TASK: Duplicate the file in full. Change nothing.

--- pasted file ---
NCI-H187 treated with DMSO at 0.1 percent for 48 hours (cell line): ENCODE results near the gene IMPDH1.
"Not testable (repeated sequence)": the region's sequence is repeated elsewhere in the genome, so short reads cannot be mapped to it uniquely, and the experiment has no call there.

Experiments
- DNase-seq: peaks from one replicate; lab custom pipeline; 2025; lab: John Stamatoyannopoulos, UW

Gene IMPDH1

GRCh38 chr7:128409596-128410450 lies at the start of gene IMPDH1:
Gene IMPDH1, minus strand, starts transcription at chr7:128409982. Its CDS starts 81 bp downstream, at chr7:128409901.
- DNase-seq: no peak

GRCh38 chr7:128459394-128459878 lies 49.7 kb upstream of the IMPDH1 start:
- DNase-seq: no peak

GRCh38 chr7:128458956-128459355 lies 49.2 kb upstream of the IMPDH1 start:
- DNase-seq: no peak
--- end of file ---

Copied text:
NCI-H187 treated with DMSO at 0.1 percent for 48 hours (cell line): ENCODE results near the gene IMPDH1.
"Not testable (repeated sequence)": the region's sequence is repeated elsewhere in the genome, so short reads cannot be mapped to it uniquely, and the experiment has no call there.

Experiments
- DNase-seq: peaks from one replicate; lab custom pipeline; 2025; lab: John Stamatoyannopoulos, UW

Gene IMPDH1

GRCh38 chr7:128409596-128410450 lies at the start of gene IMPDH1:
Gene IMPDH1, minus strand, starts transcription at chr7:128409982. Its CDS starts 81 bp downstream, at chr7:128409901.
- DNase-seq: no peak

GRCh38 chr7:128459394-128459878 lies 49.7 kb upstream of the IMPDH1 start:
- DNase-seq: no peak

GRCh38 chr7:128458956-128459355 lies 49.2 kb upstream of the IMPDH1 start:
- DNase-seq: no peak